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  2. Grief is a funny thing. We're all encouraged to grieve and be sad and 'get it out' - but really, no one wants to see it. And that's not because they don't care, it's because they don't know what they should DO with the sad person in front of them. So we keep our sadness and our bad times to ourselves .. for the sake of those around us. And also so we don't feel bad and ungrateful that our bad day is someone elses good day.

    It's hard to own our sadness sometimes :(

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    1. You said it perfectly Kelly, I agree that it is mostly not wanting to impact on someone else's good day with sad feelings. And I guess, in my case, I am mostly positive so facing the world in anything less than a positive approach just doesn't feel right for me. I don't want to bury my ill feelings but at the same time I do think there is a time and place. Some days, snuggling under the covers would be ideal. I feel resentment sometimes that I can't shirk off responsibility to do just that, but it's okay, I guess being brave and facing the world is a good thing.

      Fortunately in the grand scheme of things the sadness is short lived and is more spaced out over time. Understanding it helps, and I guess accepting it is a part of life does too.

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  3. Doona and sleep is a wonderful refuge, and so too as that painted-on smile we wear outside. Sometimes a fake smile feels better than none at all. Thinking of you Peggy, and thank you for your insightful words on my blog xxx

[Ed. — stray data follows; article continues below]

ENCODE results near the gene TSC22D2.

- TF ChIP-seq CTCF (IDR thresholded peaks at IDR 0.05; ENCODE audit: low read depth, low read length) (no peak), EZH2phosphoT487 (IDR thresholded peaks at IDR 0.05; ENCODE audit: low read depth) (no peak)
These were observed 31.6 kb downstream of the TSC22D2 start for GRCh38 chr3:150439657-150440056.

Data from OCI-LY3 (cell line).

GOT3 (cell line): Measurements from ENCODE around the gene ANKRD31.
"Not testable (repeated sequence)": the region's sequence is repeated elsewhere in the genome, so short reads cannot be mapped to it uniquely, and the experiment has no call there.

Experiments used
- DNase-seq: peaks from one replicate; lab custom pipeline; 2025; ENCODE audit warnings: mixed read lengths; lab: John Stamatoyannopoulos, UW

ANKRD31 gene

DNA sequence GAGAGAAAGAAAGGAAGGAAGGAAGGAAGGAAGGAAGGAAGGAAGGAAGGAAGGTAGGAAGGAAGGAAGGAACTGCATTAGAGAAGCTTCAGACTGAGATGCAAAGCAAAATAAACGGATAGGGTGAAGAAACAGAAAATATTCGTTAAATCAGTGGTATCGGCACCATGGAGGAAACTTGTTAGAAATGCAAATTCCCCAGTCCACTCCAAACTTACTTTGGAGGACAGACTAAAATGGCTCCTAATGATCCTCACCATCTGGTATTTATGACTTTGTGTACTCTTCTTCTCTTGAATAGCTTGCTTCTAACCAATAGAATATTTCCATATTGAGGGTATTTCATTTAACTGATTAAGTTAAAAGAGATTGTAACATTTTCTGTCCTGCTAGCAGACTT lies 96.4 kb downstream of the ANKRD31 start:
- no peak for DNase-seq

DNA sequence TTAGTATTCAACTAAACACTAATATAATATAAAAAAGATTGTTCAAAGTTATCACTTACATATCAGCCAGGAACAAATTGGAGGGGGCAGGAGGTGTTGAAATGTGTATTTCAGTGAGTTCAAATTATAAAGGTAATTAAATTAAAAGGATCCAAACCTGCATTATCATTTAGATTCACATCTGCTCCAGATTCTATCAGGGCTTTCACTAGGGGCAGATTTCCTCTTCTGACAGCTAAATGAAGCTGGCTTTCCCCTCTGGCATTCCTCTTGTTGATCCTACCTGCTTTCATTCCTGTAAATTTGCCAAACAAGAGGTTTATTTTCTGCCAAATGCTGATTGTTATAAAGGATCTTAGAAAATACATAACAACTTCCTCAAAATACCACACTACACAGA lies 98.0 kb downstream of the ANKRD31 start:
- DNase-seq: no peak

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    1. Sometimes a fake smile can actually convince us we are okay, so you're right Fi, better than no smile at all. I dream about days under the doona, I might actually indulge once I stop working full time. :)

      You're welcome Fi. I wish I had answers for you, I really do. Sending you light and wishing for answers. xo

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  4. Beautifully expressed. You are stronger than you think xx

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    1. Thank you Elisa for dropping by and for leaving me such a kind note. Thank you. :) xo

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  5. My wonderful friend often reminds me we are all beings made up of light & dark, that it is ok to acknowledge the dark times because the light will always come back. I usually then say that I want to sparkle with light everyday & she will tell me I can't because I will blind people with how bright my light is. I love this conversation & I often have it with myself on my dark days. Dark isn't my normal state but I can accept it knowing there is always light just waiting to bust through.
    Some days are tough but one bad day does not make a bad life. Breath through it & know the next day can be different. Allow yourself to grieve. When that wave hits let it swallow you up knowing it'll spit you back out into the light fresh & cleansed xx

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    1. What a beautiful way to put it Reannon. I know allowing the darkness in is temporary and grieving is definitely healthy, I have to learn to just let it take over and hide under the doona instead of trying to be tough and facing the world when I don't really want to.

      Thanks for sharing that insight, I like it. I will remember that next time. xo